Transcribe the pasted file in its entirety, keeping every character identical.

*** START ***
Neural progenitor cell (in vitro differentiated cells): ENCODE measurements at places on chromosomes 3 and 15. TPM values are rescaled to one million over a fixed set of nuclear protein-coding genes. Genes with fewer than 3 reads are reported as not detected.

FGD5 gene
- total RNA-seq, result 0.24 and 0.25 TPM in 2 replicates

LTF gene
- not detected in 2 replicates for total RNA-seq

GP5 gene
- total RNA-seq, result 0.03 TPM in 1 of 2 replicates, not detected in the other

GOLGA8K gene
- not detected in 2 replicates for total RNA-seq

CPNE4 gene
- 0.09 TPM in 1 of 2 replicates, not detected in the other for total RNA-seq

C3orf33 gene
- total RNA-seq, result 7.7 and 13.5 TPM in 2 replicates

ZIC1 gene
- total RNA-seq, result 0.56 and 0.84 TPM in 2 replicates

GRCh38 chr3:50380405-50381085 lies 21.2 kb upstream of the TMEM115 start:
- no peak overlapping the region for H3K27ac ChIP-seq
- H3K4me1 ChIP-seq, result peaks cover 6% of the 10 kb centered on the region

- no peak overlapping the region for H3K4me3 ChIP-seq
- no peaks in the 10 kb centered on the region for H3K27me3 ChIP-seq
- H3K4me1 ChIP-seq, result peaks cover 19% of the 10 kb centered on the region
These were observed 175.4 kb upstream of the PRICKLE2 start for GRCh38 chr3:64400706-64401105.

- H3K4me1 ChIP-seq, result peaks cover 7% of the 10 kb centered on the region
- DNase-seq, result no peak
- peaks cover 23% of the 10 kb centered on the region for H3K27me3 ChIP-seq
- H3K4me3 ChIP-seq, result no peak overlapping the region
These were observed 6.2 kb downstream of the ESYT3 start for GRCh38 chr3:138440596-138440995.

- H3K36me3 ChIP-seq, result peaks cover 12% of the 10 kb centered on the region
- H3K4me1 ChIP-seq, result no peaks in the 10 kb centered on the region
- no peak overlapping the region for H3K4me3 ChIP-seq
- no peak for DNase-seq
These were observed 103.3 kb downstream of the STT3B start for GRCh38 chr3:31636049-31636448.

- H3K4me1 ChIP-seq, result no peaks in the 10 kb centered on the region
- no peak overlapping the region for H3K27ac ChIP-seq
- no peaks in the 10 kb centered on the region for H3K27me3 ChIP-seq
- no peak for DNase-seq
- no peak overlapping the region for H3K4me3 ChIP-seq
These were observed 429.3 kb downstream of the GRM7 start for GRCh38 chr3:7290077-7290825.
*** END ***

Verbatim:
Neural progenitor cell (in vitro differentiated cells): ENCODE measurements at places on chromosomes 3 and 15. TPM values are rescaled to one million over a fixed set of nuclear protein-coding genes. Genes with fewer than 3 reads are reported as not detected.

FGD5 gene
- total RNA-seq, result 0.24 and 0.25 TPM in 2 replicates

LTF gene
- not detected in 2 replicates for total RNA-seq

GP5 gene
- total RNA-seq, result 0.03 TPM in 1 of 2 replicates, not detected in the other

GOLGA8K gene
- not detected in 2 replicates for total RNA-seq

CPNE4 gene
- 0.09 TPM in 1 of 2 replicates, not detected in the other for total RNA-seq

C3orf33 gene
- total RNA-seq, result 7.7 and 13.5 TPM in 2 replicates

ZIC1 gene
- total RNA-seq, result 0.56 and 0.84 TPM in 2 replicates

GRCh38 chr3:50380405-50381085 lies 21.2 kb upstream of the TMEM115 start:
- no peak overlapping the region for H3K27ac ChIP-seq
- H3K4me1 ChIP-seq, result peaks cover 6% of the 10 kb centered on the region

- no peak overlapping the region for H3K4me3 ChIP-seq
- no peaks in the 10 kb centered on the region for H3K27me3 ChIP-seq
- H3K4me1 ChIP-seq, result peaks cover 19% of the 10 kb centered on the region
These were observed 175.4 kb upstream of the PRICKLE2 start for GRCh38 chr3:64400706-64401105.

- H3K4me1 ChIP-seq, result peaks cover 7% of the 10 kb centered on the region
- DNase-seq, result no peak
- peaks cover 23% of the 10 kb centered on the region for H3K27me3 ChIP-seq
- H3K4me3 ChIP-seq, result no peak overlapping the region
These were observed 6.2 kb downstream of the ESYT3 start for GRCh38 chr3:138440596-138440995.

- H3K36me3 ChIP-seq, result peaks cover 12% of the 10 kb centered on the region
- H3K4me1 ChIP-seq, result no peaks in the 10 kb centered on the region
- no peak overlapping the region for H3K4me3 ChIP-seq
- no peak for DNase-seq
These were observed 103.3 kb downstream of the STT3B start for GRCh38 chr3:31636049-31636448.

- H3K4me1 ChIP-seq, result no peaks in the 10 kb centered on the region
- no peak overlapping the region for H3K27ac ChIP-seq
- no peaks in the 10 kb centered on the region for H3K27me3 ChIP-seq
- no peak for DNase-seq
- no peak overlapping the region for H3K4me3 ChIP-seq
These were observed 429.3 kb downstream of the GRM7 start for GRCh38 chr3:7290077-7290825.